I was able to get a full sequence of the bird approaching a mistletoe berry, cutting the end of the skin off (like cutting the shell off the top of a boiled egg without damaging the egg), pushing back the skin, squeezing the skin behind the white flesh (it looks like a lychee) so that the berry moves forward, grasping the berry in the tip of the bill, throwing it up and catching it and then swallowing it whole. 

This method of feeding is briefly mentioned in HANZAB Vol. 5 page 992 in relation to collecting fruit to feed to young but in this case the bird spent approximately 15 to 20 minutes feeding and preening before it flew off.
From the colour of its back it appears that the bird was a female. Only one bird was seen or heard.
The following sequence is compiled from photos of the bird eating two different berries. Some of the images are not as sharp as I would have liked but they are the best I have of each phase of feeding.

The bird reaches for a Mistletoe Berry
The head is turned, apparently cutting the under side of the fruit skin
Now it appears that the top side is being cut. Empty fruit skins can be seen above the one being opened.
The cut top is removed from the fruit and discarded
Here the bird appears to be inspecting the fruit
Here the fruit casing is being squeezed behind the fruit to move the fruit forward
A first grip is made on the fruit
The head is moved and the extraction continues
The fruit is removed and the empty skin is left on the tree
The fruit is thrown up in the air prior to swallowing
The fruit is just visible in the back of the throat. As these two shots are in sequence it appears that the fruit is swallowed without re-grasping in the bill
The fruit is finally swallowed

It was a real privilege to be able watch this beautiful and not common bird as it fed and preened. As we also saw a Square-tailed Kite over the same bush-block and a group of Speckled Warblers nearby it was a spectacular day of birding.

All images © Jenny Spry

Monday, January 7, 2013

Suburban Birding

Last Sunday was warm and sunny but we only had a few hours to spare so instead of a major outing we decided to bird some suburban parks along the Yarra River. We started at Chelsworth Park which has some nice billabongs and borders the Yarra River. There is a small wetland that sometimes has crakes and rails as well as the more common bush birds. The interesting thing we found here were a lot of button-quail platelets along the track beside the golf course. I have never seen button quail here so I will need to go back for a better look, early before the dog-walkers and joggers are out. In fact I was amazed how much lycra got around in the suburban parks. Joy tells me they are actually called a newly recognised species called MAMILS (Middle-Aged Men in Lycra) and they are often seen riding bicycles.
The treed area bottom left is known as Wilson Reserve
Next stop was Banyule and this is known as one of the best spots for suburban birding in Melbourne. We parked in Banyule Rd near the bus stop and walked in. First stop is a really small, disgusting mud puddle tucked in the reeds in the north-west corner of the park. Don't walk past when you see the plastic bottles, bits of litter and the occasional chewed dog ball. For some reason the skulkers love this puddle. A few years back there was a Painted Snipe in it and yesterday we found two Buff-banded Rail, a Spotted Crake and a Spotless Crake as well as a few teal and swamphens.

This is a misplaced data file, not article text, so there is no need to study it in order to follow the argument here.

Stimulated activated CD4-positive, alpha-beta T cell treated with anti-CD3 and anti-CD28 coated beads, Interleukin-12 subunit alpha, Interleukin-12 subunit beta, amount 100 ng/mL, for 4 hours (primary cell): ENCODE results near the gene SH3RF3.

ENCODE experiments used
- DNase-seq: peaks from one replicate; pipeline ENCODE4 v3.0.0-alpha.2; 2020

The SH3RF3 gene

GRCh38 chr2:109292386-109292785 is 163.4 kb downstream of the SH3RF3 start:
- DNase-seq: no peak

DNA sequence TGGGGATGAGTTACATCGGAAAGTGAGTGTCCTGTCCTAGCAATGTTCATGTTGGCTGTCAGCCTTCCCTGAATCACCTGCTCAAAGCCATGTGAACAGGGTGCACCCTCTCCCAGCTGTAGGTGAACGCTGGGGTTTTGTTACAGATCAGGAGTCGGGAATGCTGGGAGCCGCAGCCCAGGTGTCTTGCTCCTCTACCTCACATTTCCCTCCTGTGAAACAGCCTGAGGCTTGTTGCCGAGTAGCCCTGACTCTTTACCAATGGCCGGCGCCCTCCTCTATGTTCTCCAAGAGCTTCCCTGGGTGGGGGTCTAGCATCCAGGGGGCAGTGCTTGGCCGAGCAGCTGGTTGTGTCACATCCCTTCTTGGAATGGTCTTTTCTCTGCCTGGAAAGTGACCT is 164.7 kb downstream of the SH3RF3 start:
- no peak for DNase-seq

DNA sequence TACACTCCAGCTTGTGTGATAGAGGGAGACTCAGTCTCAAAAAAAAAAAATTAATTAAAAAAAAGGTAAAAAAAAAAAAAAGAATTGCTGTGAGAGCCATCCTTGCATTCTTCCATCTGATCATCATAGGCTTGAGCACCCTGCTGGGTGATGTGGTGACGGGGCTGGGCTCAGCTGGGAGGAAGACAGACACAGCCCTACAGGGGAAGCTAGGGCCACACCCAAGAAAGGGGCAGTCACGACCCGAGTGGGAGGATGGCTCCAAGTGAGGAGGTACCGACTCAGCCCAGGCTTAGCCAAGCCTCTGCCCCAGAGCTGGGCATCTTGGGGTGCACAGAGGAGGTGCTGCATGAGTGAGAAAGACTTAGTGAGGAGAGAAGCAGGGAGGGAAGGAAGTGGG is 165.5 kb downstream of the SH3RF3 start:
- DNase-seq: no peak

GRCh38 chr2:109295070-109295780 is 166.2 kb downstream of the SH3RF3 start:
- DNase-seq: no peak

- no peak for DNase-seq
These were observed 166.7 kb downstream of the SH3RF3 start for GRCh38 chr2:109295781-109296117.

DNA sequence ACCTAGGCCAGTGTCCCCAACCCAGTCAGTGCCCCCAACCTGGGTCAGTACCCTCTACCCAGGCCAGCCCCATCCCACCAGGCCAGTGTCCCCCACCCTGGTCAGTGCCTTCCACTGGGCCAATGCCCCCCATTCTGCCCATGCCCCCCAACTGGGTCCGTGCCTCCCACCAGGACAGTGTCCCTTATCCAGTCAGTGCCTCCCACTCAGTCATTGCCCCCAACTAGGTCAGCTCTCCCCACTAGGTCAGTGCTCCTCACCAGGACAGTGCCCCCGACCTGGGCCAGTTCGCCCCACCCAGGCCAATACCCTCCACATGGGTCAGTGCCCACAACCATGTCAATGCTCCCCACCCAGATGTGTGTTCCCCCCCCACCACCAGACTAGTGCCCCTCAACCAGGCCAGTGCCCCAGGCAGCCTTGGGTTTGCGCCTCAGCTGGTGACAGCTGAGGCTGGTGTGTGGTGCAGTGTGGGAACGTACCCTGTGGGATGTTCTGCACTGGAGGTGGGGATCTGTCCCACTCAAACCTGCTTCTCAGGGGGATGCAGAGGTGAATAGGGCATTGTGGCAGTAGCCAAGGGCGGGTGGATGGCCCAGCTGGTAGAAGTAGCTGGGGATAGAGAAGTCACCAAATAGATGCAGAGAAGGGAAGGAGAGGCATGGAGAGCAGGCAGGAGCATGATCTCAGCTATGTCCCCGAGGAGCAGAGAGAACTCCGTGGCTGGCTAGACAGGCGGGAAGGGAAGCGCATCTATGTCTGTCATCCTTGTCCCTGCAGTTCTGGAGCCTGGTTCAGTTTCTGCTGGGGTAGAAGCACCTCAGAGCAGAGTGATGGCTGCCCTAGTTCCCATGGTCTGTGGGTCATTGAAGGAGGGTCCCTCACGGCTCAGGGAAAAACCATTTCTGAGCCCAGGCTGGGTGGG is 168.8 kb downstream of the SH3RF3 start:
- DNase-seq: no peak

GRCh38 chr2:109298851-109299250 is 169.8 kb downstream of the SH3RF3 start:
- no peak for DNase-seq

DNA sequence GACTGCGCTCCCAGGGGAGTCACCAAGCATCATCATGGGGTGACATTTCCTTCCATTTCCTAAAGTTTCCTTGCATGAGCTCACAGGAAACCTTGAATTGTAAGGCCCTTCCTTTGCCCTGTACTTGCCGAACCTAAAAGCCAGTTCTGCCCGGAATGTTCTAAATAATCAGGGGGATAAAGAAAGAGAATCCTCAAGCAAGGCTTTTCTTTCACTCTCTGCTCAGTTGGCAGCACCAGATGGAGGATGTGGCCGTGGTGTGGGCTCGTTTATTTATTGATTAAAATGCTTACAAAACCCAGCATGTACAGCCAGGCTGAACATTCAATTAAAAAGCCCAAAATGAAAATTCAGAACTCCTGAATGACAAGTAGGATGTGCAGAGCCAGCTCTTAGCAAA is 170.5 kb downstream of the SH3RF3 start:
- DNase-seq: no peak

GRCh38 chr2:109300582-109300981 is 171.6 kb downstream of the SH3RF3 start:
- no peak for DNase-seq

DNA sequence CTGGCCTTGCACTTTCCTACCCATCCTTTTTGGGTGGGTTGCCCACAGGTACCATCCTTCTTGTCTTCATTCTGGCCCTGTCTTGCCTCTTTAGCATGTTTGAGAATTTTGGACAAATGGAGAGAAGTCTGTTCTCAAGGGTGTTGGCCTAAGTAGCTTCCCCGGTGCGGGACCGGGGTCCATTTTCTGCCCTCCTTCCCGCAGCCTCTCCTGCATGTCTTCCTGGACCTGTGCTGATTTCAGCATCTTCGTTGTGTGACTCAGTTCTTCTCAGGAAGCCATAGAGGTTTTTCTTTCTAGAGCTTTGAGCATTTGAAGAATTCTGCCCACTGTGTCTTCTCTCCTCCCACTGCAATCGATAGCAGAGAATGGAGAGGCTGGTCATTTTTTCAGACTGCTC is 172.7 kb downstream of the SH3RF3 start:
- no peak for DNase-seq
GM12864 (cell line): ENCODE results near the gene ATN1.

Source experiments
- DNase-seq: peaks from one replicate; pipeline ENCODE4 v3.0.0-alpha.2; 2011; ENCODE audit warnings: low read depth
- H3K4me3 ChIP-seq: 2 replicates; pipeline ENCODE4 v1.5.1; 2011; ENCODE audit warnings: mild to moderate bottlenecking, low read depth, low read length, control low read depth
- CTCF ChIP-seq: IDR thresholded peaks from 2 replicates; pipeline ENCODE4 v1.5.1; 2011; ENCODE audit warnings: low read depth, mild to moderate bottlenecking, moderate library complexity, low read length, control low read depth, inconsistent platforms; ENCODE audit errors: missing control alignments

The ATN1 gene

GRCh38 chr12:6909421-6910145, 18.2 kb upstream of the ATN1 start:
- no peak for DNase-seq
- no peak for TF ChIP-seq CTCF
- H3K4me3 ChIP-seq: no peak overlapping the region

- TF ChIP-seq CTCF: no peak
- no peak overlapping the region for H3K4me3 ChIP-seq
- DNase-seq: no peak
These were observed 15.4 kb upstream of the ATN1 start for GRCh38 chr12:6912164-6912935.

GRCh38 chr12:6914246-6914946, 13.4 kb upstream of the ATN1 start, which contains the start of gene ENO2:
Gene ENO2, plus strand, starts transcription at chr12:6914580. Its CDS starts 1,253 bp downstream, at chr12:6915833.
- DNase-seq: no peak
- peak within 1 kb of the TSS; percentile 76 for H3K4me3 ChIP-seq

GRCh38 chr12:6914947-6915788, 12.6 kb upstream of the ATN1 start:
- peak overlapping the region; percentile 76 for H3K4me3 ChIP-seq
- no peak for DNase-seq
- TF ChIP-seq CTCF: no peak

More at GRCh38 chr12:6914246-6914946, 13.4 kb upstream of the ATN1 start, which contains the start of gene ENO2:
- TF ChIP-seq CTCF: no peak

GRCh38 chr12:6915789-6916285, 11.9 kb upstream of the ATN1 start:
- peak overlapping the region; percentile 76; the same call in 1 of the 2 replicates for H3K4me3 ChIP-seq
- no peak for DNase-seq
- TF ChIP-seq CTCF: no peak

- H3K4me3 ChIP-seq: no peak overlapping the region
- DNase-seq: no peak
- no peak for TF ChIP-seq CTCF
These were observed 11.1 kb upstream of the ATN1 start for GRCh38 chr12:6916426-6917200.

If you follow the track along the edge of the playing fields, taking care to step sideways at the approach of low-flying MAMILS, there is a spot to look down on the billabong. We found a Latham's Snipe here as well as the normal ducks, teal etc.
All this Echidna wanted to do was hide
The path then goes on down to the Yarra, turns north and eventually loops back to the playing fields. And this was where our day really got interesting. Joy found a Tawny Frogmouth and as walked we mused about what else might turn up. Having seen the frogmouth and the crakes and rails we were not to hopeful but, just down the track beside the river I found the most beautiful Powerful Owl I have ever seen. My heart melted and I had a smile from then to bed-time. Its plumage was bright and clean and clenched in its feet was a very plump Ring-tailed Possum. That is what birding is all about.
Leaves over the face, but here is our first Tawny Frogmouth for 2013

Twigs on the face this time, but it is a Powerful Owl so I wont complain

A close up of the face and its grey mask. 
With the tennis on and cricket being played and bicycle races happening across Victoria and international sailing races going on in Port Philip Bay it seems sport is "the thing" this year. Spurred on by the 2012 efforts of John Weigel it seems that this might be the year to challenge "personal bests". Not that birding is competitive or anything, but back in 2010 our personal best for birds seen in a calendar year in Victoria was 303. This year, seeing it has started so well with 120 species so far, we are going to see if we can improve on that personal best, 304 or 305 will be enough, especially as I have a couple of out of state trips planned.

All photos © Jenny Spry

Thursday, January 3, 2013

New year 2013 at the WTP

New Years need to start with a celebration. They need to start with seeing good friends and interesting birds. I also read somewhere that one should start the year as one intends to continue. To this end Joy and I headed for, where else, Werribee.